Press Release from Senate Majority Caucus Communications Director

JEFFERSON CITY – Consumers would be better protected from an energy consortium’s efforts to pass costs onto rate payers in relation to efforts to obtain a site permit to build a second nuclear power plant in CallawayCounty thanks to legislation introduced today by Sen. Jason Crowell, R-Cape Girardeau, and Senate Leader Robert N. Mayer, R-Dexter. The measure, Senate Bill 406, details a three-pronged approach to protect consumers including a hard cap of $40 million on the amount of money a utility could recover, a rebate plan for consumers in the case that the plant is either never built or fails to generate electricity, and a steady course of funding for the Office of Public Counsel in the Missouri Public Service Commission. The commission is the regulatory arm that oversees Missouri utilities. The Office of Public Counsel represents consumers in cases before the Public Service Commission.

“I am supportive of making sure that Missouri has abundant and clean energy supplies for our future, but consumers should not have to foot the bill and take all the risk for this to happen,” said Crowell. “This bill is a real vehicle to move this issue forward because it includes all three provisions that consumer and business advocates have been clearly seeking from day one of this debate.”

Sen. Mayer said it is important to balance Missouri’s energy needs with consumer protections.

“I applaud Sen. Kehoe for championing efforts to secure Missouri’s energy future,” Mayer said. “However, Sen. Crowell’s bill offers the greatest consumer protections I’ve seen to date.”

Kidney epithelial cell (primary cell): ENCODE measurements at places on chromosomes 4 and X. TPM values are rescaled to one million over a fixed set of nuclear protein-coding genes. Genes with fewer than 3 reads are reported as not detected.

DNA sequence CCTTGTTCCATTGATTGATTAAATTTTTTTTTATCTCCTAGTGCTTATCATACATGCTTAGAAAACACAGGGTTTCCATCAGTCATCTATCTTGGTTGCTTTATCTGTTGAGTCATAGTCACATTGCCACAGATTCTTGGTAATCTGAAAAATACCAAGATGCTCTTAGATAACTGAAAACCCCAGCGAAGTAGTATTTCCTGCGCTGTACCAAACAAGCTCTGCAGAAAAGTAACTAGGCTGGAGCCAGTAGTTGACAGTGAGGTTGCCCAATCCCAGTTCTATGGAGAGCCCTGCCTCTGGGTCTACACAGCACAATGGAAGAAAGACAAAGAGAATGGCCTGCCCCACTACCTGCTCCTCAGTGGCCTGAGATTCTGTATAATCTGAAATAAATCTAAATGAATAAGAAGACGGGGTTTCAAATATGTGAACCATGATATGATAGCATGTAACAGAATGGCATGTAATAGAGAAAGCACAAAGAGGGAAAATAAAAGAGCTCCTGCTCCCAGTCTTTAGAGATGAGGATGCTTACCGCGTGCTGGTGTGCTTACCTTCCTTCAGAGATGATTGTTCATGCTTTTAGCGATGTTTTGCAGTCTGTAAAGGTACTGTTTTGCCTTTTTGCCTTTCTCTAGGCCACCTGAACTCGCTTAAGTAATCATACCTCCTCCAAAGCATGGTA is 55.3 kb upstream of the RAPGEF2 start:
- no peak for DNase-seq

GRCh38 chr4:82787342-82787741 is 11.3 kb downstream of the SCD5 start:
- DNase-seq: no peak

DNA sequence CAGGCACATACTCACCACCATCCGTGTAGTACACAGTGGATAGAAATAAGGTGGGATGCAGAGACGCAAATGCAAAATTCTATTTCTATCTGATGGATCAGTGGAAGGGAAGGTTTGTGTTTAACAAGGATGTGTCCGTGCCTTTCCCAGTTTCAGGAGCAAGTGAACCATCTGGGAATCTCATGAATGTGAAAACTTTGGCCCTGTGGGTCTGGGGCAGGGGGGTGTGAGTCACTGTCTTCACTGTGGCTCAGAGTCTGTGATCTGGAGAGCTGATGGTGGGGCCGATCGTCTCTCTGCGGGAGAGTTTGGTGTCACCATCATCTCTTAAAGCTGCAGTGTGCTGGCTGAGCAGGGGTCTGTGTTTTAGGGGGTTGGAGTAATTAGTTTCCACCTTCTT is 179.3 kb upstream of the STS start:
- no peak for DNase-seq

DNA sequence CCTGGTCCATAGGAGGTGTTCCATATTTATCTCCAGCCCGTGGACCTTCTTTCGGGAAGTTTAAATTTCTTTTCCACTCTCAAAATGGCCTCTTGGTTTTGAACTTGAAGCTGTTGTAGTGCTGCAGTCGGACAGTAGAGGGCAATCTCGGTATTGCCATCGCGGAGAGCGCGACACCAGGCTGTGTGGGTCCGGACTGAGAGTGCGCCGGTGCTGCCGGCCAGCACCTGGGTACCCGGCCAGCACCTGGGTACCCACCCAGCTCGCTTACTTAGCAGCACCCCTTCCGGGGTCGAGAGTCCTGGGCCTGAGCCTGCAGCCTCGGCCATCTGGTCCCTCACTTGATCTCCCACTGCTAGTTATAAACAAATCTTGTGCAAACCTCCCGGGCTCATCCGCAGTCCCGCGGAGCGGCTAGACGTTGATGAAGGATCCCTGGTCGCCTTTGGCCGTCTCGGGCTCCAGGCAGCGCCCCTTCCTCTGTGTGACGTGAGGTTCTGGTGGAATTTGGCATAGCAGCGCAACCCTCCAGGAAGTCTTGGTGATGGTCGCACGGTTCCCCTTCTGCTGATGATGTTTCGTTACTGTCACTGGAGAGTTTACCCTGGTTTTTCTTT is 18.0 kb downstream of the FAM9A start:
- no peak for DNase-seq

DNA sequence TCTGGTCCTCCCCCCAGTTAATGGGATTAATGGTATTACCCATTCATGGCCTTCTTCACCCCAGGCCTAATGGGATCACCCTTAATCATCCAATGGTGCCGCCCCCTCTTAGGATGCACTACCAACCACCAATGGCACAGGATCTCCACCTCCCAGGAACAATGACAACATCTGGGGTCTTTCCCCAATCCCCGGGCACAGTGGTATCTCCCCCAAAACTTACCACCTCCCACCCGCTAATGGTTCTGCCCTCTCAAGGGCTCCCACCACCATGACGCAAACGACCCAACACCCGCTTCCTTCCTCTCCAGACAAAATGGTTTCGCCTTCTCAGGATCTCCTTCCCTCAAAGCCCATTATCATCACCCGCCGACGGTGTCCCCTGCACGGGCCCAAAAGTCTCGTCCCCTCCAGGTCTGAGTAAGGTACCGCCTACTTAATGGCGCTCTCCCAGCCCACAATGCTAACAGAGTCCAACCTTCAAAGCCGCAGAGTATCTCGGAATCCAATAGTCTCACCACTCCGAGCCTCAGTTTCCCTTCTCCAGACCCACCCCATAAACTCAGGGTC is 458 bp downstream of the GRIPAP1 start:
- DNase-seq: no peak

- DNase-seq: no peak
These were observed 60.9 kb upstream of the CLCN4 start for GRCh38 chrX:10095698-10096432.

The bill is endorsed by two consumer and business advocacy groups. The first is the Fair Energy Rate Action Fund (FERAF) that is comprised of the AARP, Missouri Association of Social Welfare, Consumers Council of Missouri, Anheuser-Busch, Noranda Aluminum, Ford Motor Company, and the Missouri Retailers Association. The second group is the Missouri Industrial Energy Consumers (MIEC) that is comprised of Monsanto, Doe Run, General Motors, Anheuser-Busch and a dozen other large Missouri industrial companies.

“It is important that any legislative proposal that advances contain protections for businesses and residential ratepayers, who are being asked to underwrite the cost,” said Dave Overfelt, president of FERAF. “Consumers shouldn’t be asked to assume 100 percent of the risk. The utilities should be held accountable, which this proposal would do.”

“We support Sen. Crowell’s bill because it provides appropriate and necessary consumer protections,” said Diana Vuylsteke of the MIEC.